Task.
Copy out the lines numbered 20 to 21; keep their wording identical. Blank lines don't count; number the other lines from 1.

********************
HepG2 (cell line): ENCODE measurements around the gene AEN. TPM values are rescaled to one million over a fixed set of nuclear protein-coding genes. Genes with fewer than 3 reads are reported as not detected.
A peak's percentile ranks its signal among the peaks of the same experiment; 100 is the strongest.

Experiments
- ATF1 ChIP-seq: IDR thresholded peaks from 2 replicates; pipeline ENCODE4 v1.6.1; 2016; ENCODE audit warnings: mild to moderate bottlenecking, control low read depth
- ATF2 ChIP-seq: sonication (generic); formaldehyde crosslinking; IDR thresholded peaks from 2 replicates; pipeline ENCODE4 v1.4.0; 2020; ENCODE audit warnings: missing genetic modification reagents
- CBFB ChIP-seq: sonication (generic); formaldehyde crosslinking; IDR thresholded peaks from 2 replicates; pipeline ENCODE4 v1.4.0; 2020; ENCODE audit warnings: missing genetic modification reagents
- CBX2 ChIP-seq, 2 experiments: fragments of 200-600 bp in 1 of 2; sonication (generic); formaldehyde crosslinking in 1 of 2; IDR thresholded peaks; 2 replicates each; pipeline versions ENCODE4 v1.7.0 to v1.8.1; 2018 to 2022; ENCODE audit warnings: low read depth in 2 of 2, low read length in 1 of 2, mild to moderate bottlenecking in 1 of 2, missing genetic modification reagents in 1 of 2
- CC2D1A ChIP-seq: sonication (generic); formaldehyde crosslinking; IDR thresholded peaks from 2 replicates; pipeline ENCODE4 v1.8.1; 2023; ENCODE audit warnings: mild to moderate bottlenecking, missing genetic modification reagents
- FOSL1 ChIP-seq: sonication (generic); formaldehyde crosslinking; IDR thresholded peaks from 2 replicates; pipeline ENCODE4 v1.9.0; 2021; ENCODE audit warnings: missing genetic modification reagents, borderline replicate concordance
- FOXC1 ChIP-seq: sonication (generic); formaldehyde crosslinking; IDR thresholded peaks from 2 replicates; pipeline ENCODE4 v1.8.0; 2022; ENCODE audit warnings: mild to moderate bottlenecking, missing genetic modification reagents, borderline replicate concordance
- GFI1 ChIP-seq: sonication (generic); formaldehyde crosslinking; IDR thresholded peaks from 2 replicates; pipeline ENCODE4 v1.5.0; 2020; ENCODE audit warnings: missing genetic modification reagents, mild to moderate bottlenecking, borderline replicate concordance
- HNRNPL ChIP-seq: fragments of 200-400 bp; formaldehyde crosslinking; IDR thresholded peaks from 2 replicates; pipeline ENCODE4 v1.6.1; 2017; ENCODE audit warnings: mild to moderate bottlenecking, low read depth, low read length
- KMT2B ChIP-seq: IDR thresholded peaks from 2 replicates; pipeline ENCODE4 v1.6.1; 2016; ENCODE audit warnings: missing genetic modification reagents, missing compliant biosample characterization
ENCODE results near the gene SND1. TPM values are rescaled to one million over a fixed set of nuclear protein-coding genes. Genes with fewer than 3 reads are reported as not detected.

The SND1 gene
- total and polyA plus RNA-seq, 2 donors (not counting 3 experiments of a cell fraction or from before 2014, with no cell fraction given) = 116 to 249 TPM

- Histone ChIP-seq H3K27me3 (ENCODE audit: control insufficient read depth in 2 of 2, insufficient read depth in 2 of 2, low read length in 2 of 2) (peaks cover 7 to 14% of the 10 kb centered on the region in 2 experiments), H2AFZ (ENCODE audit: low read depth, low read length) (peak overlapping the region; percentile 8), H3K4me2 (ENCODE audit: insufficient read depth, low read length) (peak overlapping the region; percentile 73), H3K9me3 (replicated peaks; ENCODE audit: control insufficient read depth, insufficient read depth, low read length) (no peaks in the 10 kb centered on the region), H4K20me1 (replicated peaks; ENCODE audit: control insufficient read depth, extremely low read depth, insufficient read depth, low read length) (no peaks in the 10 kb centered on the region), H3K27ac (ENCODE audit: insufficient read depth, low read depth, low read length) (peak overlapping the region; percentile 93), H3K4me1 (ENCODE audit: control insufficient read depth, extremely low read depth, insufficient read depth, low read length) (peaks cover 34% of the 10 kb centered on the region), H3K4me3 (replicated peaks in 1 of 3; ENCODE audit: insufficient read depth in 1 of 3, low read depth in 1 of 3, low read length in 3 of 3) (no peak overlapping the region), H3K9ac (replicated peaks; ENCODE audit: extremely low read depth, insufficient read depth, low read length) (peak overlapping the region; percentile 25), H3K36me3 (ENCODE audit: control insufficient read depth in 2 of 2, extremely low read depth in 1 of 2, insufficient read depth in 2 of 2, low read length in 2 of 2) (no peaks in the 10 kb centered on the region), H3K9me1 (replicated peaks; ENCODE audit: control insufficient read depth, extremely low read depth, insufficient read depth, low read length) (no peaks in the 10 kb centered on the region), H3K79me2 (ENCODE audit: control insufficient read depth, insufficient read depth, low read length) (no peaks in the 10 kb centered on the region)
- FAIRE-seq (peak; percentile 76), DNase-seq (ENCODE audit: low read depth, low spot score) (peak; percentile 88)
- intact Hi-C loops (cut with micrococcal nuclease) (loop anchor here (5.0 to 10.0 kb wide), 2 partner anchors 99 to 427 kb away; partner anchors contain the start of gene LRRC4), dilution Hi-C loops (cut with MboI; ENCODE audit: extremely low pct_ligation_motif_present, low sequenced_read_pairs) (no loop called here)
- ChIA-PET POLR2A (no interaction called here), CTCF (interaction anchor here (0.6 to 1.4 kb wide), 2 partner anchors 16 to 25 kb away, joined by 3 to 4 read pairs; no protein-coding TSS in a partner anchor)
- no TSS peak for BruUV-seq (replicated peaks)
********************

- ChIA-PET POLR2A (no interaction called here), CTCF (interaction anchor here (0.6 to 1.4 kb wide), 2 partner anchors 16 to 25 kb away, joined by 3 to 4 read pairs; no protein-coding TSS in a partner anchor)
- no TSS peak for BruUV-seq (replicated peaks)